Through their business deal with Nathan Daniel, they manufactured the “amp-in-case” line of Danelectro Masonite guitars, sold in stores and catalogs. These funky 50s instruments, designed for maximum cost-cutting, incorporated surplus lipstick tubes as housing for their pickups. They made such a distinctive jangly sound, thanks to the way Daniel wired them, that it became a hallmark of 50s and 60s garage rock. Often sold under the Silvertone name as well, Danelectro guitars were cheap, but well designed. (Jimmy Page has had a particular fondness for the Danelectro 59).

While the product history of Sears electric guitars is incredibly complicated, with brand names, designs, and product lines shifting from year to year, it's enough to say that without their budget guitars and amps, many of the struggling musicians who innovated the blues and rock and roll would have been unable to afford their instruments. The story of Sears writ large can be told as the story of a market “disruptor” raising standards of living for millions of rural and urban Americans. The company’s innovative marketing and distribution schemes were also totally central to the history of American popular music.

via @TedGioia

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Josh Jones is a writer and musician based in Durham, NC. Follow him at @jdmagness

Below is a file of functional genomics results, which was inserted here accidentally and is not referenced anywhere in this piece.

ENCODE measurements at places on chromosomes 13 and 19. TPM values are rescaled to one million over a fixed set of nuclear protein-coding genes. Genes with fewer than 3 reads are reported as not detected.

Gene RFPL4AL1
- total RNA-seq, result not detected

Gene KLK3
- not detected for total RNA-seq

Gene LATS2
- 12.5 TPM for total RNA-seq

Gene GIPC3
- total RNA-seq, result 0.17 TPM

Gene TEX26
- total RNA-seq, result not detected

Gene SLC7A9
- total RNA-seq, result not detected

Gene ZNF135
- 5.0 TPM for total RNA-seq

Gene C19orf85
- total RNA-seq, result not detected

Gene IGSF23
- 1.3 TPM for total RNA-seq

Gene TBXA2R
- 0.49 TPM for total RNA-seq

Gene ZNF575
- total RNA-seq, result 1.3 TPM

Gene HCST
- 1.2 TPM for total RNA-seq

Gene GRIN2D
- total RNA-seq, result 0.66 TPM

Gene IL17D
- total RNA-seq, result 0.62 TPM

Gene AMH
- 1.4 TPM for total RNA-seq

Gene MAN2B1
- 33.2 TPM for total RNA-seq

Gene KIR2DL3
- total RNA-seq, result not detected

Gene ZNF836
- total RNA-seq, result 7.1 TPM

Stephen Hawking’s Final Book and Scientific Paper Just Got Published: Brief Answers to the Big Questions and “Information Paradox”

How did it all begin?  Is there a god? Can we predict the future? Is there other intelligent life in the universe? For decades, many of us turned to Stephen Hawking for answers to those questions, or at least supremely intelligent suggestions as to where the answers might lie. But the celebrated astrophysicist's death earlier this year — after an astonishingly long life and career, given the challenges he faced — took that option away. It turns out, though, that we haven't actually heard the last of him: his last book, Brief Answers to the Big Questions (whose trailer you can watch just above), came out just this week.

"The book is quintessential Hawking," writes physics professor Marcelo Gleiser at NPR. "He starts by addressing the questions in physics and cosmology that he dedicated his intellectual life to answer, using easy-to-follow arguments and drawing from everyday images and thought experiments." Hawking's answers to the big questions figure into his view of not just the world but all existence: he believes, writes Gleiser, "that humanity's evolutionary mission is to spread through the galaxy as a sort of cosmic gardener, sowing life along the way. He believes, even if not without worry, that we will develop a positive relationship with intelligent machines and that, together, we will redesign the current fate of the world and of our species."